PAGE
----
Yes, there is a wall of worry that the stock market is no longer climbing but is now descending. The greatest worry, that makes all others pale in comparison, is that the U. S. central bank, the Federal Reserve, has nothing left in its monetary arsenal but one bullet – Fed-Speak, otherwise known as spin.
After three bond buying programs known as Quantitative Easing (QE) flooded Wall Street with bountiful amounts of play money while failing to significantly lift wages or economic growth, the U. S. central bank now has a balance sheet that has quadrupled since the 2008 crisis to $4.4 trillion. That it would be allowed to engage in QE4 in the next crisis is highly doubtful since QEs have proven to be financial bubble makers, income inequality makers and of little help to the average citizen.
Equally problematic, the Fed is already at the zero-bound range in interest rates with no bullets left to fire in that arena as the specter of deflation begins to emerge around the globe.

This post was published at Wall Street On Parade on October 14, 2014.

Global Bellwether: Japan’s Social Depression

Beneath the surface wealth of bullet trains, cute robots and exuberant fashions, this is the Japan few outsiders understand: the one gripped by a deepening social depression.
This week I’ve highlighted the structural flaws of using GDP as a measure of “growth” and prosperity: GDP = Waste and What Metric Are We Optimizing For? The conventional metrics of “growth” and prosperity have another fatal flaw: they do not recognize, much less measure, social depression, the social costs of economic stagnation and wealth inequality driven by financialization. The term social recession has two distinct meanings: around 2000, the term was used to describe the erosion of social cohesion via the decline of institutions such as marriage and the rise of social problems such as teen pregnancy. Many commentators pinned this erosion of social constraints and bonds on rampant individualism and overstimulated consumerism, while others pointed to urbanization, the commodification of child care, and women entering the workforce en masse to prop up household incomes. Poverty was explicitly rejected as a causal factor, hence the term “social recession.”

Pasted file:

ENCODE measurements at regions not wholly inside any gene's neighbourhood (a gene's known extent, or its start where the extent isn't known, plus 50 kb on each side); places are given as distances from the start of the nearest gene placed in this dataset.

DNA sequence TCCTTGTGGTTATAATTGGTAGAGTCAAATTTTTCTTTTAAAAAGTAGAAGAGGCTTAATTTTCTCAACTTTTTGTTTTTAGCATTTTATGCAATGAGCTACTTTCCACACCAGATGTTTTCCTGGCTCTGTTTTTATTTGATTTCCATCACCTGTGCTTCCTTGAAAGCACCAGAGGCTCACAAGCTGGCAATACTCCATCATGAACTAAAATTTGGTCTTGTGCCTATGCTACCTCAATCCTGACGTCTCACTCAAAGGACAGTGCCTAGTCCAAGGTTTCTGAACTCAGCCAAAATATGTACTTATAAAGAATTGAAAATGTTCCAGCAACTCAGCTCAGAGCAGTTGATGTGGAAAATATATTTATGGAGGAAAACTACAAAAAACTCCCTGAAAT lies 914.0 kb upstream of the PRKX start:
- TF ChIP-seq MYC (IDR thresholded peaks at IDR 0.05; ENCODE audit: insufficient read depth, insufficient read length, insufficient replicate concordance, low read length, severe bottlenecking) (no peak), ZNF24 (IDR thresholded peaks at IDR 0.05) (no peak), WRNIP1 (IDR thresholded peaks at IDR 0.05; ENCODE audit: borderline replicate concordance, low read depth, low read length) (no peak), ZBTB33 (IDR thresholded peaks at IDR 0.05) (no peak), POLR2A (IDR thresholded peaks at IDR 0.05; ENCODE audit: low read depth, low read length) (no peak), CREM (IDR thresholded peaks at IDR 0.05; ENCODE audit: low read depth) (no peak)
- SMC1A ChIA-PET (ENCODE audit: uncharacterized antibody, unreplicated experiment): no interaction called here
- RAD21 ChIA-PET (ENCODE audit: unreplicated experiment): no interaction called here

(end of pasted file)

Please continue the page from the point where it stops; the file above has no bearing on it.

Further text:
This post was published at Charles Hugh Smith on WEDNESDAY, SEPTEMBER 24, 2014.

Gold Daily and Silver Weekly Charts – The Prisoner’s Dilemma, Bureaucrats Agonistes

‘The dove descending breaks the air With flame of incandescent terror Of which the tongues declare The one discharge from sin and error. The only hope, or else despair Lies in the choice of pyre or pyre- To be redeemed from fire by fire.
Who then devised the torment? Love. Love is the unfamiliar Name Behind the hands that wove The intolerable shirt of flame Which human power cannot remove. We only live, only suspire Consumed by either fire, or fire.’
T. S. Eliot, Four Quartets
“And he led him up to the highest place, and showed him all the kingdoms of the world and their splendours.”
Matt 4:8